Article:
After tough season, things are starting to look up for former boy wonder Jason Day

Jason Day, World Challenge 2012
Stephen Dunn/Getty Images
Jason Day has struggled in 2012 after a strong season last year.

THOUSAND OAKS, Calif. -- He hits it a mile, is wise beyond his years and is a strong contender for golf's new boy king. People have been saying these things for years about Jason Day, especially after he finished second at the 2011 Masters and U.S. Open at the tender age of 23. Amid the excitement over the even younger super-kid Rory McIlroy of Northern Ireland, it seemed wise to remember that Aussie Day handily beat McIlroy at Augusta before losing to him at Congressional.

That seems like a long time ago.

Day, who fired a 1-under-par 71 at the unofficial, 18-man World Challenge at Sherwood Country Club on Thursday, was calm and introspective as he spoke about his lost 2012, which thankfully is almost over. He was injured -- twice -- bowed out of the Masters after a first-round 76, played just 17 events and all but disappeared.

"I just need to get my priorities back toward golf a little bit," said Day, who along with wife Ellie spent much of his energy this year on their 5-month-old son, Dash. "I was a little distracted off the course, and my head wasn't quite there. I put a lot of pressure on myself, and it stresses me out a lot. I have to just sit back and say, I've accomplished a lot of things and I'm still only 25. Golf is a long career." Although he would never say it in so many words, part of why 2012 was such a buzz-kill for Day is that it was such a joy ride for McIlroy, who won five tournaments, including the PGA, and the U.S. and European money titles.

"I think the media helps put that pressure on you," Day said. "You see some of those young guys out there, they're always writing about the next best thing, say Rory McIlroy, for instance. You sit there and go, man, I used to play junior golf against him, amateur golf and professional golf. I feel I'm just as good as him."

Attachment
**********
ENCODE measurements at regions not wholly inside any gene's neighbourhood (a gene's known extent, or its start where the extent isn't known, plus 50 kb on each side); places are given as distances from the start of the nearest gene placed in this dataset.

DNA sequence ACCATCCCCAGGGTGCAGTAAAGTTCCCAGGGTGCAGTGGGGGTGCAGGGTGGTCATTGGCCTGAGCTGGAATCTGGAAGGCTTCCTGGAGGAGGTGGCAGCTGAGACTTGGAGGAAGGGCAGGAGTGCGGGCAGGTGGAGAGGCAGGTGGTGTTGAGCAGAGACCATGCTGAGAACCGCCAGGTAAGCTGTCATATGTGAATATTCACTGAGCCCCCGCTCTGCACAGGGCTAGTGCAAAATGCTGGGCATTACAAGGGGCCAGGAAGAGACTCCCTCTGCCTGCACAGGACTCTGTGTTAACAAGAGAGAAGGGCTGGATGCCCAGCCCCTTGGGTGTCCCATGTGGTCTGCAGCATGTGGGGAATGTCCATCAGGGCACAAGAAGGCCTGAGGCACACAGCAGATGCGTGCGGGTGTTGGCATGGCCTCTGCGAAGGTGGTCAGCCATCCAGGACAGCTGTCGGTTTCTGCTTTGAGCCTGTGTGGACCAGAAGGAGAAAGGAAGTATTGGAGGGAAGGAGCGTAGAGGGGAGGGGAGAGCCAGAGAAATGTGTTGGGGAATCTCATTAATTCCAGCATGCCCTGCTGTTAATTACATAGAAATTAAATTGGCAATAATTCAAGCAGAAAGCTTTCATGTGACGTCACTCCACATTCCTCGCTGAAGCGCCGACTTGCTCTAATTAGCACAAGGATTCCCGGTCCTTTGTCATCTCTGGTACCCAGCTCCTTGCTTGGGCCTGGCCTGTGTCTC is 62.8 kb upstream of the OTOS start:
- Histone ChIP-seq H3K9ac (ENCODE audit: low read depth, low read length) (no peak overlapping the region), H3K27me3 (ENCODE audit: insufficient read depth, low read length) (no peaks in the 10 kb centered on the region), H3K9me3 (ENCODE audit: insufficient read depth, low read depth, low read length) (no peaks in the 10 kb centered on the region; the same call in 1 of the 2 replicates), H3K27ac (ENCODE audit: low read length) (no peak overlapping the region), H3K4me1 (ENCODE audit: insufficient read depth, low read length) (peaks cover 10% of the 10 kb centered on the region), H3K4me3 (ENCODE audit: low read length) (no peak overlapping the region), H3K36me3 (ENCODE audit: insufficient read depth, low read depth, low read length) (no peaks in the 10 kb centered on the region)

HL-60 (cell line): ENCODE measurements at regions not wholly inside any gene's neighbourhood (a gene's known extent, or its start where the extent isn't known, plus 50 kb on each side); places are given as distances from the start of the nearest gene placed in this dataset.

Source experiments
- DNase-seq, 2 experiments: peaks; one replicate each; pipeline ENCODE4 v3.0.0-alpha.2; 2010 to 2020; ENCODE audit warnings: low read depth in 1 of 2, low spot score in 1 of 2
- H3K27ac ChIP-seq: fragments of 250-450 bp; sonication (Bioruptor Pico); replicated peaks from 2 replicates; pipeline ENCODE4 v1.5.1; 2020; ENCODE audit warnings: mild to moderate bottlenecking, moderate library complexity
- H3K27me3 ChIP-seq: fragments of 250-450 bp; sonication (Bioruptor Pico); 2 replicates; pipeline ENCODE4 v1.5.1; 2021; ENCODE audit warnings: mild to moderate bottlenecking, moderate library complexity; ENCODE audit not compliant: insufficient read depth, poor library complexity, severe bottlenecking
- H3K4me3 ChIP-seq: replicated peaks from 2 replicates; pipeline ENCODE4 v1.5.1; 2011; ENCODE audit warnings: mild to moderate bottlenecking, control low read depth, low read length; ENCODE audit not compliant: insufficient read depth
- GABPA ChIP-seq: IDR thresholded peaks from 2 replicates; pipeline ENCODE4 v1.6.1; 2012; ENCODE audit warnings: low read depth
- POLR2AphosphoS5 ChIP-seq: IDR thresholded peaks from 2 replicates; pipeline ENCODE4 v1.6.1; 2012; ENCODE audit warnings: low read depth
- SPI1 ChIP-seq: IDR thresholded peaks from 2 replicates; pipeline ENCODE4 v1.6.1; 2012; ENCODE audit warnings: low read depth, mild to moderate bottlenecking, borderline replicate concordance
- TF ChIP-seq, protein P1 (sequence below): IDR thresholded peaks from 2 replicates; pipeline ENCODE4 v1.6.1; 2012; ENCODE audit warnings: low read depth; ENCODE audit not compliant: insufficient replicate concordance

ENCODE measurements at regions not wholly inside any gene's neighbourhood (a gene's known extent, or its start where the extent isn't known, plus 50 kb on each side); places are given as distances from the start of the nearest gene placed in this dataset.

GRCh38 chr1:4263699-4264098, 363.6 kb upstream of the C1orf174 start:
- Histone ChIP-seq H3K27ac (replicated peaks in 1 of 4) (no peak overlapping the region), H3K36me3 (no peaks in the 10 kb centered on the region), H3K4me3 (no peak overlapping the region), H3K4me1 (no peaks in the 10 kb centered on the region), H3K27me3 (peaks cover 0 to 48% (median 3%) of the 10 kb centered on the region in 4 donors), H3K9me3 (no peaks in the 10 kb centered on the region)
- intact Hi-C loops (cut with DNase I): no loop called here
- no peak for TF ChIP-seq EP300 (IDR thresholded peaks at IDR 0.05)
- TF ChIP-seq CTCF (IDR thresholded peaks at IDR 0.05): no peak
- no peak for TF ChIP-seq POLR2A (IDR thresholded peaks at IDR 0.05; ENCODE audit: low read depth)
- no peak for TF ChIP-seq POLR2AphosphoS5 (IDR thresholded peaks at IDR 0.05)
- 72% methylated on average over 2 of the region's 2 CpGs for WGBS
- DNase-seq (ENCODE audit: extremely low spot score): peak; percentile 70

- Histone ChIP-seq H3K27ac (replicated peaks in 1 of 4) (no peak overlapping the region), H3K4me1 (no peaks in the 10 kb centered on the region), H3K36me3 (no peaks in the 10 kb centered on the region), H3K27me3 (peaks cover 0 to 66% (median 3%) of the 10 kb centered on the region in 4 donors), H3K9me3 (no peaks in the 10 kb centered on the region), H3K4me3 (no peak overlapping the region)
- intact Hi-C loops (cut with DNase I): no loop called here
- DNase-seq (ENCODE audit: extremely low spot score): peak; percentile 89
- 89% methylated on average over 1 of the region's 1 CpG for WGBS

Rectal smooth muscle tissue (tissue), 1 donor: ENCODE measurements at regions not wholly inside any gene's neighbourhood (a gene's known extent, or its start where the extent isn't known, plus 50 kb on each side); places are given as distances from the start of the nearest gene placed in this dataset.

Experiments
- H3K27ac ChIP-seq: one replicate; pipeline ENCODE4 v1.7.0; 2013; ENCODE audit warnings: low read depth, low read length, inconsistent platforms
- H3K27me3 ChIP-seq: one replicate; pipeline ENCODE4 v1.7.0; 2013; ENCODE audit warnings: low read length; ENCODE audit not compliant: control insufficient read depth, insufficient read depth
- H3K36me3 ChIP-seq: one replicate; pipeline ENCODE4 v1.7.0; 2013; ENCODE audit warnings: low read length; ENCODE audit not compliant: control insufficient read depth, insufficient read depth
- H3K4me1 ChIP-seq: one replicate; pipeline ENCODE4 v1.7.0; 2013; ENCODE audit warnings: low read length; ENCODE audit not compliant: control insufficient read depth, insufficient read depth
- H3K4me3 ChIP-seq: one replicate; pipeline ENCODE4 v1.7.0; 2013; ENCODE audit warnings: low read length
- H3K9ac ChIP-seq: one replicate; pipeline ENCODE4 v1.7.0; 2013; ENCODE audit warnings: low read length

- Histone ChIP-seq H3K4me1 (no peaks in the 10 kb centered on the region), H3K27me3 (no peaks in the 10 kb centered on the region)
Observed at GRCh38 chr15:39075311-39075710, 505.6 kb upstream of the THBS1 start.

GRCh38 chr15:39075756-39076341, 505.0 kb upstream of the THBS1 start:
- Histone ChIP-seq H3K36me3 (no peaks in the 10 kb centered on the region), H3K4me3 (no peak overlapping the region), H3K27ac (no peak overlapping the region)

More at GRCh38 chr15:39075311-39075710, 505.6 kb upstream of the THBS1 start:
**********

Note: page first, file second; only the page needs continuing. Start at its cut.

In the coming weeks, Day, his agent, Bud Martin, and his caddie and coach, Col Swatton, will convene in Day's hometown of Columbus, Ohio, to talk about their plans for 2013, and what went wrong in 2012. There's much to talk about.

First, just before this season began, Day's back went out. He's always had back issues, and this flare-up happened not when he was lifting weights or beating balls but when he was simply bending over. "For some reason it just locked up," he said. "I was in this locked-up position for two or three weeks, trying to work on it."

Day muddled along at the start of the season, his best results a pair of T20s in Florida. His back was getting better when, a week before the Masters, he went out for a short training run on an asphalt track in Columbus. As Day remembers it, he didn't step in a hole or do anything extraordinarily awkward, but somehow he wound up badly injuring his left foot. It was a killer blow, the mishap coming so close to the year's first major at Augusta, where Day and countryman Adam Scott had come so close in 2011 and where an Australian has famously never won. Still, determined to play, Day winced his way through a weak 76 before withdrawing.

He took the next month off, but when he returned seemed to have lost most if not all of his mojo. He missed the cut at the Players, and at his new hometown tournament, the Memorial at Muirfield Village. The only bright spot: a T9 at the Byron Nelson, the tournament he won in 2010 -- his first and still his only Tour win. Summer brought more of the same. Day barely made the cut at the U.S. Open at Olympic (T59), skipped the British for the birth of his son, and shot a second-round 80 to miss the cut at the PGA Championship at Kiawah. Not until early October, when he shot weekend rounds of 64-65 to finish fourth at the J.T. Shriners in Las Vegas, did he start looking like himself again.

"We'll get together, probably next week, and talk about what courses I want to play next year, what happened this year, what was the difference between this year and last year," said Day, who was pleased with his five birdies Thursday. "It's a fine line between missing the cut and winning a tournament. Unfortunately it was a down year for me, but I'm still pretty young, and I'm focused on being the best dad I can possibly be to Dash. I'm still really excited to get to 2013."


 

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